Sanctuary State Backlash

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Californians (who supported this), lost their right to ever complain about state overreach again. California arrogantly tried to proclaim that federal immigration law, doesn't apply to them -- and anyone in the state that complies with the federal law, will be victimized by the government of the state.

Imagine the hypocrisy -- in 2010, Arizona passed a tough anti-illegal immigration bill (SB-1070), to enforce federal law -- that the Obama administration was illegally and unconstitutionally ignoring (and failing to live up to his oath of office).

Californians screamed that federal law and powers should trump the state's rights and Arizonan's were assholes and racists for passing or trying to enforce such a thing. Please ignore that California had the same law (called 834b).



In 2012, Californians cheered and got their way as activists on the Supreme Court imagined the Supremacy Clause granted the Federal Government the ability to override the state in policy, but the President had the right to ignore law or legislate from the oval office, as Obama had done (in deciding to ignore immigration enforcement). And that's why AZ was wrong to try to enforce a law that the DOJ wasn't enforcing.

Fast forward 6 years, California flipped 180° and now argued that State powers should supersede the federal (and Presidential) ones on immigration. Jerry (Moonbeam) Brown signed multiple illegal bills, into "law". Not only would some California cities not comply with federal law in sharing suspected illegal aliens felony arrest information nor comply with requests to hold suspected illegal alien violent felons for ICE, but they took it further with the following:

  • HB-450 - It criminalizes (prohibits) private employers from cooperating with federal agencies (ICE, or possibly the FBI). If employers do not refuse to allow federal officials onto their property (without a warrant), or they double-check an employee’s immigration status, or they don't inform employees of federal immigration efforts they know about, they face stiff fines.
  • SB-54 - holds all state law enforcement officials to a statewide to the “sanctuary” policy like SF had. (E.g. no information sharing with the government, under penalty of law). No release dates on criminal aliens (except a narrow set of crimes), and they can not voluntarily transfer detainees to federal custody.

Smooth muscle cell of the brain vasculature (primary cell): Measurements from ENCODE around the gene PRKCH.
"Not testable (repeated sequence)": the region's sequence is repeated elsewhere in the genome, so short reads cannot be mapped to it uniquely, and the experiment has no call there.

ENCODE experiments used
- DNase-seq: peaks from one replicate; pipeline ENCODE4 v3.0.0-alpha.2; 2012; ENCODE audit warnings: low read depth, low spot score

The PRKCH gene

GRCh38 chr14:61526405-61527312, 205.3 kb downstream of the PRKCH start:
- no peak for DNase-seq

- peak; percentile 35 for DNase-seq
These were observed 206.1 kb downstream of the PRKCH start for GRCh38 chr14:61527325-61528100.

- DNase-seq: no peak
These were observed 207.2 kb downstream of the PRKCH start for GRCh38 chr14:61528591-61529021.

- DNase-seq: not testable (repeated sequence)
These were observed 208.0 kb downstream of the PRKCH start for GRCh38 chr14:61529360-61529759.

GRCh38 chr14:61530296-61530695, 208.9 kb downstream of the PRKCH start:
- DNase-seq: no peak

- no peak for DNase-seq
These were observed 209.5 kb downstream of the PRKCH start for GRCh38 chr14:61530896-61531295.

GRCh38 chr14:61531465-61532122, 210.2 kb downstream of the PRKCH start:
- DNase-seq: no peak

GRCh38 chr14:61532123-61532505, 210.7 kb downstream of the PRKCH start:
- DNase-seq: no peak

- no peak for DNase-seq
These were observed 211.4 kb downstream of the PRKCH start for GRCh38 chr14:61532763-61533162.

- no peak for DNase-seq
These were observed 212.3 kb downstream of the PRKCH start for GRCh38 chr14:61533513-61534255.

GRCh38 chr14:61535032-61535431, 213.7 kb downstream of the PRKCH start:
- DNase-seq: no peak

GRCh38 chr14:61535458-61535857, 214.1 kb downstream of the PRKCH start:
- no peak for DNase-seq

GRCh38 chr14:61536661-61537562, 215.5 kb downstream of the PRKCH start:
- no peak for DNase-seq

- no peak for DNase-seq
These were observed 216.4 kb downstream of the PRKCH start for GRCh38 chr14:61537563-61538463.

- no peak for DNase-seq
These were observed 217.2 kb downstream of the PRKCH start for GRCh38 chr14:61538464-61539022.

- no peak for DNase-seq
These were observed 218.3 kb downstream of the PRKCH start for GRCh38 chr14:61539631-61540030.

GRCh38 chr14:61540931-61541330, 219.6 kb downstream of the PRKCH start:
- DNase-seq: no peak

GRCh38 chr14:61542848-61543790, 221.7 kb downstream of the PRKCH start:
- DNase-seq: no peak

• HB-103 - gives the state the power to “inspect” facilities the federal government (Department of Homeland Security) uses to house suspected illegal aliens who are awaiting removal proceedings, and access to proprietary DHS documents and information.

Of course the federal government (Department of Justice) sued the state, challenging that these laws are imposing on powers of the federal government, and violate the constitution.

To quote, “California is intentionally obstructing the enforcement of federal law in violation of the Supremacy Clause", the same clause that California cheered on a few years earlier.

Legal tidbits:
  • Article I, Section 8, Clause 4, “… To establish an uniform Rule of Naturalization, …”
  • The 14th Amendment, Section 1 addresses the protection of “All persons born or naturalized in the United States,…”
  • In 1876 the U.S. Supreme Court ruled that immigration regulation was an exclusive Federal responsibility.
  • Congress established the Immigration Service in 1891
  • Other immigration laws (far, far more onerous selective quotas than anything Trump has proposed) were passed in 1875,1921, 1924, 1965,1976, 1978, 1990, 1996 and 2002. None of them lead to a state writing laws that says to comply with federal law is a state crime.

City v. State

Multiple cities either opted out of the Sanctuary State law, or joined the Federal Lawsuit against their state.


If Californians had any ethics and sense of history, they'd be truly ashamed of their leadership. Both for their actions in nosing into Arizona business, and not knowing their own skeletons at the time. Then for flipping and doing exactly what they criticized Arizona for, only much, much worse.


📚 References